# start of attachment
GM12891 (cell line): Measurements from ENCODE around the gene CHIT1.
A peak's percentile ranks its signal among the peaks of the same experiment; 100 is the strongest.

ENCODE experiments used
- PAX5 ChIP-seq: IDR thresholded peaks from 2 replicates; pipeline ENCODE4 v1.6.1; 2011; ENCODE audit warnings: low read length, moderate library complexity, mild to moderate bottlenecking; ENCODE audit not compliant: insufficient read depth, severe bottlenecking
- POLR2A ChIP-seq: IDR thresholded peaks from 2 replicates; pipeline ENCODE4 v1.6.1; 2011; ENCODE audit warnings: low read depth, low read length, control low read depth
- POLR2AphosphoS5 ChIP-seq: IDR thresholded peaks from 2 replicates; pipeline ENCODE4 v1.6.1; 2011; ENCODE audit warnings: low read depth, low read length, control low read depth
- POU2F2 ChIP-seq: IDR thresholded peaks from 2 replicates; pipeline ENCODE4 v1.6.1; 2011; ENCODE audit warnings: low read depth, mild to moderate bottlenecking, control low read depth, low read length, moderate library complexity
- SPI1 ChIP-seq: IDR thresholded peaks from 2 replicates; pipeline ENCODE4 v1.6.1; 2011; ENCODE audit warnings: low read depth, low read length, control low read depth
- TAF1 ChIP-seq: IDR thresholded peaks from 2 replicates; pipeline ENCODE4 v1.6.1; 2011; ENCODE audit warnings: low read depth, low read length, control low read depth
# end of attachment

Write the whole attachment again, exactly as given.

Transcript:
GM12891 (cell line): Measurements from ENCODE around the gene CHIT1.
A peak's percentile ranks its signal among the peaks of the same experiment; 100 is the strongest.

ENCODE experiments used
- PAX5 ChIP-seq: IDR thresholded peaks from 2 replicates; pipeline ENCODE4 v1.6.1; 2011; ENCODE audit warnings: low read length, moderate library complexity, mild to moderate bottlenecking; ENCODE audit not compliant: insufficient read depth, severe bottlenecking
- POLR2A ChIP-seq: IDR thresholded peaks from 2 replicates; pipeline ENCODE4 v1.6.1; 2011; ENCODE audit warnings: low read depth, low read length, control low read depth
- POLR2AphosphoS5 ChIP-seq: IDR thresholded peaks from 2 replicates; pipeline ENCODE4 v1.6.1; 2011; ENCODE audit warnings: low read depth, low read length, control low read depth
- POU2F2 ChIP-seq: IDR thresholded peaks from 2 replicates; pipeline ENCODE4 v1.6.1; 2011; ENCODE audit warnings: low read depth, mild to moderate bottlenecking, control low read depth, low read length, moderate library complexity
- SPI1 ChIP-seq: IDR thresholded peaks from 2 replicates; pipeline ENCODE4 v1.6.1; 2011; ENCODE audit warnings: low read depth, low read length, control low read depth
- TAF1 ChIP-seq: IDR thresholded peaks from 2 replicates; pipeline ENCODE4 v1.6.1; 2011; ENCODE audit warnings: low read depth, low read length, control low read depth